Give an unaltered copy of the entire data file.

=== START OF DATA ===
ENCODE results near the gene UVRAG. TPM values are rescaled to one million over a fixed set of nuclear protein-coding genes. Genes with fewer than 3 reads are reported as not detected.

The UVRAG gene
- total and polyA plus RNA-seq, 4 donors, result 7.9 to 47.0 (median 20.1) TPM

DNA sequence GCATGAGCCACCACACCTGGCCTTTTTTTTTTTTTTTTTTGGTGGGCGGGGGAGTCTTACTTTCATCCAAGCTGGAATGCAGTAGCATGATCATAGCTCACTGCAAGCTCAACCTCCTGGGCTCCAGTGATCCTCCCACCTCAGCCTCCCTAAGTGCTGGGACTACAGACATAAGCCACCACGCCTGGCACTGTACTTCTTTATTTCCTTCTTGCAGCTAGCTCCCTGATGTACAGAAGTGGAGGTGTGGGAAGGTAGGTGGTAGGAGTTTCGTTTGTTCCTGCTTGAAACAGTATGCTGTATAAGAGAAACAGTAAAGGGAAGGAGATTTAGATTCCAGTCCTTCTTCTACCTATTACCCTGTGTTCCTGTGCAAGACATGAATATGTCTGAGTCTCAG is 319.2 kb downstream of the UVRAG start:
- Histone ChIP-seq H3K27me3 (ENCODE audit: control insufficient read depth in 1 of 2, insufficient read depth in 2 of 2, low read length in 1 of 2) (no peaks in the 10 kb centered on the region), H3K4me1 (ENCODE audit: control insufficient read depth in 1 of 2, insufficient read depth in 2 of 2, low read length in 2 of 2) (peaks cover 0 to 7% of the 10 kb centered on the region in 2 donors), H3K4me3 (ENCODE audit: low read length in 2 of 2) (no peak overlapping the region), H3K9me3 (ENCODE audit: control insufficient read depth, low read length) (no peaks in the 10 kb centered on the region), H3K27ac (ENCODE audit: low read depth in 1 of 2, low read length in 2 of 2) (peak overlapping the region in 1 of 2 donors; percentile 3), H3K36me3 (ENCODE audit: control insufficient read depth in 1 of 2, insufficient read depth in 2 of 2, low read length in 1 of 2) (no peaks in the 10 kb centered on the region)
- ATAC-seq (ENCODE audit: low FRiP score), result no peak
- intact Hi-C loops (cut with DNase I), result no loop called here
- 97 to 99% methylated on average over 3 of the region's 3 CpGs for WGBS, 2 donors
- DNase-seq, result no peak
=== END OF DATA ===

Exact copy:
ENCODE results near the gene UVRAG. TPM values are rescaled to one million over a fixed set of nuclear protein-coding genes. Genes with fewer than 3 reads are reported as not detected.

The UVRAG gene
- total and polyA plus RNA-seq, 4 donors, result 7.9 to 47.0 (median 20.1) TPM

DNA sequence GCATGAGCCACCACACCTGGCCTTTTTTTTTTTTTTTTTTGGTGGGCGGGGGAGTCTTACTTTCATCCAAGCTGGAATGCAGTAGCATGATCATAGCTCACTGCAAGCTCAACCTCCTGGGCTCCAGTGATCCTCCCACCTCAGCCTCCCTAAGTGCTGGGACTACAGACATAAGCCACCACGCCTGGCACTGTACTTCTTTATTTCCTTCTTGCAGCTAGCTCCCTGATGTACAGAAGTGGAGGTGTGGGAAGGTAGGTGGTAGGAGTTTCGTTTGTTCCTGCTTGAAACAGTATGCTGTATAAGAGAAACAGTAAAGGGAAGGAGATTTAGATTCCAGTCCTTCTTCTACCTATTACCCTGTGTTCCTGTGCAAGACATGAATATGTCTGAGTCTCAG is 319.2 kb downstream of the UVRAG start:
- Histone ChIP-seq H3K27me3 (ENCODE audit: control insufficient read depth in 1 of 2, insufficient read depth in 2 of 2, low read length in 1 of 2) (no peaks in the 10 kb centered on the region), H3K4me1 (ENCODE audit: control insufficient read depth in 1 of 2, insufficient read depth in 2 of 2, low read length in 2 of 2) (peaks cover 0 to 7% of the 10 kb centered on the region in 2 donors), H3K4me3 (ENCODE audit: low read length in 2 of 2) (no peak overlapping the region), H3K9me3 (ENCODE audit: control insufficient read depth, low read length) (no peaks in the 10 kb centered on the region), H3K27ac (ENCODE audit: low read depth in 1 of 2, low read length in 2 of 2) (peak overlapping the region in 1 of 2 donors; percentile 3), H3K36me3 (ENCODE audit: control insufficient read depth in 1 of 2, insufficient read depth in 2 of 2, low read length in 1 of 2) (no peaks in the 10 kb centered on the region)
- ATAC-seq (ENCODE audit: low FRiP score), result no peak
- intact Hi-C loops (cut with DNase I), result no loop called here
- 97 to 99% methylated on average over 3 of the region's 3 CpGs for WGBS, 2 donors
- DNase-seq, result no peak